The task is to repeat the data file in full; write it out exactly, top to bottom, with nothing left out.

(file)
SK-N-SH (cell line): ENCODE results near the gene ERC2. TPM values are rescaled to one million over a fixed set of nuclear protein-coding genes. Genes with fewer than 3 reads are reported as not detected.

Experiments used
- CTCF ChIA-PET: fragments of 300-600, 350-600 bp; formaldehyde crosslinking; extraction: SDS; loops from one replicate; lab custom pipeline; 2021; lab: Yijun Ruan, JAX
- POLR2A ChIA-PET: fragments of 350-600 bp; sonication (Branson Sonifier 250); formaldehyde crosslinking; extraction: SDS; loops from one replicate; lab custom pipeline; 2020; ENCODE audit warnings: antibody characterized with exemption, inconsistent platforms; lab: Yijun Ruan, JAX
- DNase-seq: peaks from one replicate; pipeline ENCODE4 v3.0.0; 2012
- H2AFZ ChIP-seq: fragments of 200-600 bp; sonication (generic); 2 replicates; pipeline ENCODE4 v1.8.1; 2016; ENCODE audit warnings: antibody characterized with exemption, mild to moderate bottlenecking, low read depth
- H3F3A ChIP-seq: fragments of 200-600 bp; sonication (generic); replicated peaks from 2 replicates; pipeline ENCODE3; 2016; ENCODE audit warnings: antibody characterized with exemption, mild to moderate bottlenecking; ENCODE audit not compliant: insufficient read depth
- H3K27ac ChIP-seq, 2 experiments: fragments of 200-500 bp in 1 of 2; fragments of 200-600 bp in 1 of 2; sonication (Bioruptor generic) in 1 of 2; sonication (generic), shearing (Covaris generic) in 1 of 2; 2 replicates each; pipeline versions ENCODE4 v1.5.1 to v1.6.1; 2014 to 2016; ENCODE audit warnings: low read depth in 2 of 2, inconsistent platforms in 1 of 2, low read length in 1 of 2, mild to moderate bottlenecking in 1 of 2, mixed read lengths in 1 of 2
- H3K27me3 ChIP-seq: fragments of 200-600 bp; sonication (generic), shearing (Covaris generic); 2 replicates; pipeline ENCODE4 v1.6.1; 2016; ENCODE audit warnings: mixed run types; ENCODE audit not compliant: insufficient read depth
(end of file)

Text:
SK-N-SH (cell line): ENCODE results near the gene ERC2. TPM values are rescaled to one million over a fixed set of nuclear protein-coding genes. Genes with fewer than 3 reads are reported as not detected.

Experiments used
- CTCF ChIA-PET: fragments of 300-600, 350-600 bp; formaldehyde crosslinking; extraction: SDS; loops from one replicate; lab custom pipeline; 2021; lab: Yijun Ruan, JAX
- POLR2A ChIA-PET: fragments of 350-600 bp; sonication (Branson Sonifier 250); formaldehyde crosslinking; extraction: SDS; loops from one replicate; lab custom pipeline; 2020; ENCODE audit warnings: antibody characterized with exemption, inconsistent platforms; lab: Yijun Ruan, JAX
- DNase-seq: peaks from one replicate; pipeline ENCODE4 v3.0.0; 2012
- H2AFZ ChIP-seq: fragments of 200-600 bp; sonication (generic); 2 replicates; pipeline ENCODE4 v1.8.1; 2016; ENCODE audit warnings: antibody characterized with exemption, mild to moderate bottlenecking, low read depth
- H3F3A ChIP-seq: fragments of 200-600 bp; sonication (generic); replicated peaks from 2 replicates; pipeline ENCODE3; 2016; ENCODE audit warnings: antibody characterized with exemption, mild to moderate bottlenecking; ENCODE audit not compliant: insufficient read depth
- H3K27ac ChIP-seq, 2 experiments: fragments of 200-500 bp in 1 of 2; fragments of 200-600 bp in 1 of 2; sonication (Bioruptor generic) in 1 of 2; sonication (generic), shearing (Covaris generic) in 1 of 2; 2 replicates each; pipeline versions ENCODE4 v1.5.1 to v1.6.1; 2014 to 2016; ENCODE audit warnings: low read depth in 2 of 2, inconsistent platforms in 1 of 2, low read length in 1 of 2, mild to moderate bottlenecking in 1 of 2, mixed read lengths in 1 of 2
- H3K27me3 ChIP-seq: fragments of 200-600 bp; sonication (generic), shearing (Covaris generic); 2 replicates; pipeline ENCODE4 v1.6.1; 2016; ENCODE audit warnings: mixed run types; ENCODE audit not compliant: insufficient read depth